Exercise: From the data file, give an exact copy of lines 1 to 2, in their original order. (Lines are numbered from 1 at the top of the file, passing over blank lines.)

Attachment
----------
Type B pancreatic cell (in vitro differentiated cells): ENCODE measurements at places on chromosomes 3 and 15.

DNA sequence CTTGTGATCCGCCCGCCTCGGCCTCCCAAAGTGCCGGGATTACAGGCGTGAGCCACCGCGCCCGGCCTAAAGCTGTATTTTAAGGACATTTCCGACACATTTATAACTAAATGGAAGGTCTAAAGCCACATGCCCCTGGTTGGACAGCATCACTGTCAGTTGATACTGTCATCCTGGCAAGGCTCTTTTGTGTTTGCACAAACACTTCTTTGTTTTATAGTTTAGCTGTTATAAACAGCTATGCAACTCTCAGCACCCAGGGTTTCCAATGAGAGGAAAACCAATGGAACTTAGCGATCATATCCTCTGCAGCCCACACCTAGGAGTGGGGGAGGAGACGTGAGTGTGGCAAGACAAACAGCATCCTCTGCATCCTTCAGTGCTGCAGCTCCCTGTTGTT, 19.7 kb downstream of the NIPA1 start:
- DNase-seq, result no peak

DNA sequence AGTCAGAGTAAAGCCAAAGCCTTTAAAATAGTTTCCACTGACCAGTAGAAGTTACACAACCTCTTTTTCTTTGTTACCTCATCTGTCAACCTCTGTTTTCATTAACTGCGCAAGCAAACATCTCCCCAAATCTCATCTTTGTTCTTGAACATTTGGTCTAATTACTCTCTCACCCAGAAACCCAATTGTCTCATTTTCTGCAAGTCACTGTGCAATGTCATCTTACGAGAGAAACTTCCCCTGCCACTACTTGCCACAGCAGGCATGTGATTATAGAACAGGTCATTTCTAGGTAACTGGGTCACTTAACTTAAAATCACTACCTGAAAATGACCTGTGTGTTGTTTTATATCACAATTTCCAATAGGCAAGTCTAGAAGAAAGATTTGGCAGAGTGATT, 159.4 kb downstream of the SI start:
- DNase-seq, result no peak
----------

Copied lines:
Type B pancreatic cell (in vitro differentiated cells): ENCODE measurements at places on chromosomes 3 and 15.

DNA sequence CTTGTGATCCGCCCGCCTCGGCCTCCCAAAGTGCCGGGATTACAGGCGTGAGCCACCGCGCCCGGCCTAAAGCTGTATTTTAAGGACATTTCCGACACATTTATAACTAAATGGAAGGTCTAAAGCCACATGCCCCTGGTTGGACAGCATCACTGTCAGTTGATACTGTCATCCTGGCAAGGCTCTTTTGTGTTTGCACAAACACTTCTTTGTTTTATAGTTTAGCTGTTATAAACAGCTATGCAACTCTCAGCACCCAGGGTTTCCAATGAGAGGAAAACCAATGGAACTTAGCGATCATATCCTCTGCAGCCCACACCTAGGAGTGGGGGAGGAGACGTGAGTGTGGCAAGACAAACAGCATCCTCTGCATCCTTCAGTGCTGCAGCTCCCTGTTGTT, 19.7 kb downstream of the NIPA1 start: